Tuesday, 8 January 2013
Exhibit Hall 3 (Austin Convention Center)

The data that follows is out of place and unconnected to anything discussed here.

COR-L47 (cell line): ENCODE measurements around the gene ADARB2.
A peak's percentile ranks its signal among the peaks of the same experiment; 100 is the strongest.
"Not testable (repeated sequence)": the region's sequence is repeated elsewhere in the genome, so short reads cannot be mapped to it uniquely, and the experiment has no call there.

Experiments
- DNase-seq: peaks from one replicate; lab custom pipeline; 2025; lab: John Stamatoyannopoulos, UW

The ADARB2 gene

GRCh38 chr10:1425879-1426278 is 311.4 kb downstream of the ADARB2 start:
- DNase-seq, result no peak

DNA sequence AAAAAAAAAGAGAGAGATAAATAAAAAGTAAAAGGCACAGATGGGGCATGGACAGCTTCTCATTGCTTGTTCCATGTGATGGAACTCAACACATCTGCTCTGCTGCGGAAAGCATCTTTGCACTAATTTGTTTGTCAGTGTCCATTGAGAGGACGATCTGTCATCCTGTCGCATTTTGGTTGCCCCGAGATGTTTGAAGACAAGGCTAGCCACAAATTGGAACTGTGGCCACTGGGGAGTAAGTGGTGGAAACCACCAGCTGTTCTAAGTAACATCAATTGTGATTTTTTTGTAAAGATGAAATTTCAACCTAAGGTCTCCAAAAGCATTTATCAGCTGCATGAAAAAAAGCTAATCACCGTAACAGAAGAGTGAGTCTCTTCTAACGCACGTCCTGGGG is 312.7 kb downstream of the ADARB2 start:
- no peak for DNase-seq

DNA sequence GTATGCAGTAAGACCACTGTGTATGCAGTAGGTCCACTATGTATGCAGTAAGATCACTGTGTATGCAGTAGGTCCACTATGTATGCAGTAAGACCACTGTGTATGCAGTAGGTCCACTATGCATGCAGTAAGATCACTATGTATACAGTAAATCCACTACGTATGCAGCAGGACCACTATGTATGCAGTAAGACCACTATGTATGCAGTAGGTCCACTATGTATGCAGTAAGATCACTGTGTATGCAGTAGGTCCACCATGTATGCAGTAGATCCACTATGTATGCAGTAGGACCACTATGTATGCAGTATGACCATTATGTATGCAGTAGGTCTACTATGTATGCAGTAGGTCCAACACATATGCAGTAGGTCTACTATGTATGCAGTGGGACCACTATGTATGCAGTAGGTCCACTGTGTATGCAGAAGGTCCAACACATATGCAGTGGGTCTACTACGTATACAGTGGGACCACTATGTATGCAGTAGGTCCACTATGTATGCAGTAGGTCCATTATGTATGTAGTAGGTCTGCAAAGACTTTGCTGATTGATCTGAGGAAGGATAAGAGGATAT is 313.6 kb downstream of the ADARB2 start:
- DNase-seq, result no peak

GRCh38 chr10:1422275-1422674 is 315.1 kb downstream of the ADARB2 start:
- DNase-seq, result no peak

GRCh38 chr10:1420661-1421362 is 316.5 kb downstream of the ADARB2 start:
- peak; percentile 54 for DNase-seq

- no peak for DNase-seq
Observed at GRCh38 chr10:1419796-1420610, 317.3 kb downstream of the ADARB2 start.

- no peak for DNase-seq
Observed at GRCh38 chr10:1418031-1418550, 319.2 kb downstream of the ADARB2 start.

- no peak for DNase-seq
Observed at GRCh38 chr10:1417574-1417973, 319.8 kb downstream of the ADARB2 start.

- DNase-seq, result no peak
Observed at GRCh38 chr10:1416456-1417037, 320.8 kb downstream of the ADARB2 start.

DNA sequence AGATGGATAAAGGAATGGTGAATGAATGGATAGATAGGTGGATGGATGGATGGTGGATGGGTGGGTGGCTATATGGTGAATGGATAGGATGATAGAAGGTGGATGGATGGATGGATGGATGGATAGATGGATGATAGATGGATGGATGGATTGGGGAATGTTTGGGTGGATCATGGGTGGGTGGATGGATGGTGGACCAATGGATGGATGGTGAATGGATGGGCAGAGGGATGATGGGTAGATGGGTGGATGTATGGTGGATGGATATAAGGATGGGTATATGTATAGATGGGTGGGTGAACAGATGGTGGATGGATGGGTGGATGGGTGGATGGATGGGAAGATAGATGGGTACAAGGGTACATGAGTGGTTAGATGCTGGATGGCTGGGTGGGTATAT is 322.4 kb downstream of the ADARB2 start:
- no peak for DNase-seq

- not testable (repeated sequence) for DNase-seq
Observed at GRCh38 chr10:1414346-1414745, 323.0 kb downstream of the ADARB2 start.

Snowpack is the primary source of water for the population and environment of much of the western United States, and the loss of water through direct evaporation is a significant factor in the amount of runoff realized from snow melt. A land surface modeling study was carried out in order to quantify the magnitude of inter-annual and spatial variability of sublimation over a large mountain basin in North America. This was accomplished through the use of a spatially distributed snow-evolution model known as SnowModel, which has been used in many other applications of land-atmosphere interactions to investigate energy and mass fluxes associated with snow processes. SnowModel is capable of calculating both surface and blowing snow sublimation, and provides a comprehensive tool for estimating sublimated water loss from the snow-pack. The simulations relied on forcing from high resolution atmospheric analysis data from the North American Land Data Assimilation System (NLDAS). These data were used to simulate snow sublimation for several years over a 400 by 400 km domain in the Upper Colorado River Basin at a horizontal resolution of 250 m. Some results from this study will be presented and characteristics of model performance discussed.
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